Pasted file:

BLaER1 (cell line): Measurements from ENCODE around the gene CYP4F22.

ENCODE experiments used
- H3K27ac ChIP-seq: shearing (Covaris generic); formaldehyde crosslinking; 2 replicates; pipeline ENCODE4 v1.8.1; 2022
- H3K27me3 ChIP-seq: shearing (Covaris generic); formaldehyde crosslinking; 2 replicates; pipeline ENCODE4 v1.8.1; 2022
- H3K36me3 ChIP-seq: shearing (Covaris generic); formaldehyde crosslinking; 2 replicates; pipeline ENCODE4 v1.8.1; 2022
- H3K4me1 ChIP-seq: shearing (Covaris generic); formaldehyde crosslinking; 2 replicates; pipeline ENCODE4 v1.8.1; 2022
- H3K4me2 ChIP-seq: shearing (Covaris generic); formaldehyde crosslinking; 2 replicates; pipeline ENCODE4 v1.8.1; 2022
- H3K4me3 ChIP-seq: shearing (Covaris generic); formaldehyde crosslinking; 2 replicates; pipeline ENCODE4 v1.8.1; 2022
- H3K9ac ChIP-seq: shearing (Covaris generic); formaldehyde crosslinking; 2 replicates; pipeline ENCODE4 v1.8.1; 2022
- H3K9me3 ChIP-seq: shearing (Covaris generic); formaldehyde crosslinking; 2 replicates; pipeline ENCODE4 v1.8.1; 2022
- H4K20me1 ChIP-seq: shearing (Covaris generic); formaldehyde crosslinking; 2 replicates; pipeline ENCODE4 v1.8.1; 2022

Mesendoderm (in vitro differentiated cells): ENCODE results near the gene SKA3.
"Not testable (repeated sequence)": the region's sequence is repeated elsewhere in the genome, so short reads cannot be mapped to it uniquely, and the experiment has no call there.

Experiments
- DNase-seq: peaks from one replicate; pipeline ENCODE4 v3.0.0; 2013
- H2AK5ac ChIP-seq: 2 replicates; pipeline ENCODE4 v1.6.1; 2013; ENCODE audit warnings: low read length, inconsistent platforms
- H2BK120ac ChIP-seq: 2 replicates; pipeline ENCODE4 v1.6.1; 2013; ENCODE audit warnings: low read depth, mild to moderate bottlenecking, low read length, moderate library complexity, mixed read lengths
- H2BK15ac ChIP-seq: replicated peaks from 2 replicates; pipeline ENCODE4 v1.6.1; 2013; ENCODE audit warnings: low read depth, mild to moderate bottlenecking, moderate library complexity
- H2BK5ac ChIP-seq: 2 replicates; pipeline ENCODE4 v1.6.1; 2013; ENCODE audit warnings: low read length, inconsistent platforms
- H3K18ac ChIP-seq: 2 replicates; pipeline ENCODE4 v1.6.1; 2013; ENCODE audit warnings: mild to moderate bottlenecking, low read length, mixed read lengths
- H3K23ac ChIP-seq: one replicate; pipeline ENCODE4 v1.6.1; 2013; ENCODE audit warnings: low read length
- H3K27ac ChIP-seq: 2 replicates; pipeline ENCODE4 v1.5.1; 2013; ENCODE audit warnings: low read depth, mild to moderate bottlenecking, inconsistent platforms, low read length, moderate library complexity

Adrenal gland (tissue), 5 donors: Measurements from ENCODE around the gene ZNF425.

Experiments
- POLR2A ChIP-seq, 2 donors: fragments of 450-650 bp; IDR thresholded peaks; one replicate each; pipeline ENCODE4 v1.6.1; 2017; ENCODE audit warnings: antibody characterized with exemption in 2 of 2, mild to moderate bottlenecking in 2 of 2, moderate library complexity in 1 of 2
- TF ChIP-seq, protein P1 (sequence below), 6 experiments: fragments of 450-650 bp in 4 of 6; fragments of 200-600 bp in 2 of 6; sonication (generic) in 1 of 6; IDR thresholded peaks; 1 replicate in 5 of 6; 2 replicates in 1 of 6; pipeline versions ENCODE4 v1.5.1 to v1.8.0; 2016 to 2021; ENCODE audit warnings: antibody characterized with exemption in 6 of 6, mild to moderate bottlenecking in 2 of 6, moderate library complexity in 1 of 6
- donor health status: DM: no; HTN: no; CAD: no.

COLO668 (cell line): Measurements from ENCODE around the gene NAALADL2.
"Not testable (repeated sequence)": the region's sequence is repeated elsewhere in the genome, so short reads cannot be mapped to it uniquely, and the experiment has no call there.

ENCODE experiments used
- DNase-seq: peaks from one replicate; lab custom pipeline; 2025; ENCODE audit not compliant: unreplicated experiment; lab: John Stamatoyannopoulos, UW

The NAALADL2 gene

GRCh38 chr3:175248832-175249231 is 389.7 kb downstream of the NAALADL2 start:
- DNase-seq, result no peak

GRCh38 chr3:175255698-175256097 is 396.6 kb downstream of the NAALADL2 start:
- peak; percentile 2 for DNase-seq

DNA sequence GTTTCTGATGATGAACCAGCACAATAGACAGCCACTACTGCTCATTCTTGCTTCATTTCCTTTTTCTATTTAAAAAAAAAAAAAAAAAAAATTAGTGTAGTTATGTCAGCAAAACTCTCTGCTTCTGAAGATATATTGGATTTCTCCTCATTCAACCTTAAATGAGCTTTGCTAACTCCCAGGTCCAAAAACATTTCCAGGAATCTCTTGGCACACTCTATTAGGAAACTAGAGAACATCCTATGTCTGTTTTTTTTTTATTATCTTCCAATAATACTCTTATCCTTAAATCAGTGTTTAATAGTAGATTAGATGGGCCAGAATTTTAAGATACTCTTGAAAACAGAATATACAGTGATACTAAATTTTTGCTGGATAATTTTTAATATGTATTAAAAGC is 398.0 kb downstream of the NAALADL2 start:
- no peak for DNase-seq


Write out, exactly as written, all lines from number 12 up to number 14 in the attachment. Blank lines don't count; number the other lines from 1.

Mesendoderm (in vitro differentiated cells): ENCODE results near the gene SKA3.
"Not testable (repeated sequence)": the region's sequence is repeated elsewhere in the genome, so short reads cannot be mapped to it uniquely, and the experiment has no call there.

Experiments